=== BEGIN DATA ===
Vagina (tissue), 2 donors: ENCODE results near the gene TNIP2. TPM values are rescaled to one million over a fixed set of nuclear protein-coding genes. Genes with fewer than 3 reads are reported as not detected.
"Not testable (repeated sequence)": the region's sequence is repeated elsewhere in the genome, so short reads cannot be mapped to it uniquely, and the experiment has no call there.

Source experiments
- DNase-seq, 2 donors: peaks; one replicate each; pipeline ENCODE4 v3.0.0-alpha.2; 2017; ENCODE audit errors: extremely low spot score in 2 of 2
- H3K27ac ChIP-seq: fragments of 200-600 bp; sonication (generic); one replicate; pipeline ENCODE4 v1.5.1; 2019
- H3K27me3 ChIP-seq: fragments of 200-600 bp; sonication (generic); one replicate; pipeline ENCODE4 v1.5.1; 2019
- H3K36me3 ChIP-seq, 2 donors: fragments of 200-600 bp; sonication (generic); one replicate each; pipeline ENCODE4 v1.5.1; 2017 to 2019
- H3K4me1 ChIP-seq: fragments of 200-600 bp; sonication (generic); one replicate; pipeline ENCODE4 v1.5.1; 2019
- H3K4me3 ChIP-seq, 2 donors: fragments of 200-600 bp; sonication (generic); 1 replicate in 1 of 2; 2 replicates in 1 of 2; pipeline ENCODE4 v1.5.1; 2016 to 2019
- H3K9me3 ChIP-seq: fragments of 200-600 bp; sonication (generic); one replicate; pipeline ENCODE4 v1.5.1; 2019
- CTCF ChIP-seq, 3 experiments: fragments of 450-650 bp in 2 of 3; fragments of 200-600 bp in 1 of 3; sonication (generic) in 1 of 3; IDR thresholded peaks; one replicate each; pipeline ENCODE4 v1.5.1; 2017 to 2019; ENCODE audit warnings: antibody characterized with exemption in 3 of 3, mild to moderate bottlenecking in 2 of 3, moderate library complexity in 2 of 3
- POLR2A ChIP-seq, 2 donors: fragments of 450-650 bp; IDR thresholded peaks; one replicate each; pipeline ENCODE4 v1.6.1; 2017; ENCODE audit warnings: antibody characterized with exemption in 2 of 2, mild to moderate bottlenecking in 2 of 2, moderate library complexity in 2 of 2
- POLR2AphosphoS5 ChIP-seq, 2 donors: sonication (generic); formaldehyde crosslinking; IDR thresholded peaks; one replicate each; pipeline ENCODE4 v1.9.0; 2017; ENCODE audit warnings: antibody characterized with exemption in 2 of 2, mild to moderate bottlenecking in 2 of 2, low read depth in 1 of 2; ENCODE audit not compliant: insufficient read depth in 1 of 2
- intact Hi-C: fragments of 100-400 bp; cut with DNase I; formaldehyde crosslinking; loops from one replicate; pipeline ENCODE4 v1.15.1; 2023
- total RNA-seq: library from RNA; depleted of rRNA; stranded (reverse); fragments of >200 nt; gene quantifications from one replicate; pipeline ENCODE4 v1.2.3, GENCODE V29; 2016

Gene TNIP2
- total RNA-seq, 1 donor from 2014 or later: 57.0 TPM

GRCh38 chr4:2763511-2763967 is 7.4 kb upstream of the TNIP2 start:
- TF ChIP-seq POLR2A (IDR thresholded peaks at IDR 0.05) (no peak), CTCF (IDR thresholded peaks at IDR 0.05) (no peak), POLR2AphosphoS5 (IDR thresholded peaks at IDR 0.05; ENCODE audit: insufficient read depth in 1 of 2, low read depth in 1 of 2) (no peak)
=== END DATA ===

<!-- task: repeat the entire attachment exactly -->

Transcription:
Vagina (tissue), 2 donors: ENCODE results near the gene TNIP2. TPM values are rescaled to one million over a fixed set of nuclear protein-coding genes. Genes with fewer than 3 reads are reported as not detected.
"Not testable (repeated sequence)": the region's sequence is repeated elsewhere in the genome, so short reads cannot be mapped to it uniquely, and the experiment has no call there.

Source experiments
- DNase-seq, 2 donors: peaks; one replicate each; pipeline ENCODE4 v3.0.0-alpha.2; 2017; ENCODE audit errors: extremely low spot score in 2 of 2
- H3K27ac ChIP-seq: fragments of 200-600 bp; sonication (generic); one replicate; pipeline ENCODE4 v1.5.1; 2019
- H3K27me3 ChIP-seq: fragments of 200-600 bp; sonication (generic); one replicate; pipeline ENCODE4 v1.5.1; 2019
- H3K36me3 ChIP-seq, 2 donors: fragments of 200-600 bp; sonication (generic); one replicate each; pipeline ENCODE4 v1.5.1; 2017 to 2019
- H3K4me1 ChIP-seq: fragments of 200-600 bp; sonication (generic); one replicate; pipeline ENCODE4 v1.5.1; 2019
- H3K4me3 ChIP-seq, 2 donors: fragments of 200-600 bp; sonication (generic); 1 replicate in 1 of 2; 2 replicates in 1 of 2; pipeline ENCODE4 v1.5.1; 2016 to 2019
- H3K9me3 ChIP-seq: fragments of 200-600 bp; sonication (generic); one replicate; pipeline ENCODE4 v1.5.1; 2019
- CTCF ChIP-seq, 3 experiments: fragments of 450-650 bp in 2 of 3; fragments of 200-600 bp in 1 of 3; sonication (generic) in 1 of 3; IDR thresholded peaks; one replicate each; pipeline ENCODE4 v1.5.1; 2017 to 2019; ENCODE audit warnings: antibody characterized with exemption in 3 of 3, mild to moderate bottlenecking in 2 of 3, moderate library complexity in 2 of 3
- POLR2A ChIP-seq, 2 donors: fragments of 450-650 bp; IDR thresholded peaks; one replicate each; pipeline ENCODE4 v1.6.1; 2017; ENCODE audit warnings: antibody characterized with exemption in 2 of 2, mild to moderate bottlenecking in 2 of 2, moderate library complexity in 2 of 2
- POLR2AphosphoS5 ChIP-seq, 2 donors: sonication (generic); formaldehyde crosslinking; IDR thresholded peaks; one replicate each; pipeline ENCODE4 v1.9.0; 2017; ENCODE audit warnings: antibody characterized with exemption in 2 of 2, mild to moderate bottlenecking in 2 of 2, low read depth in 1 of 2; ENCODE audit not compliant: insufficient read depth in 1 of 2
- intact Hi-C: fragments of 100-400 bp; cut with DNase I; formaldehyde crosslinking; loops from one replicate; pipeline ENCODE4 v1.15.1; 2023
- total RNA-seq: library from RNA; depleted of rRNA; stranded (reverse); fragments of >200 nt; gene quantifications from one replicate; pipeline ENCODE4 v1.2.3, GENCODE V29; 2016

Gene TNIP2
- total RNA-seq, 1 donor from 2014 or later: 57.0 TPM

GRCh38 chr4:2763511-2763967 is 7.4 kb upstream of the TNIP2 start:
- TF ChIP-seq POLR2A (IDR thresholded peaks at IDR 0.05) (no peak), CTCF (IDR thresholded peaks at IDR 0.05) (no peak), POLR2AphosphoS5 (IDR thresholded peaks at IDR 0.05; ENCODE audit: insufficient read depth in 1 of 2, low read depth in 1 of 2) (no peak)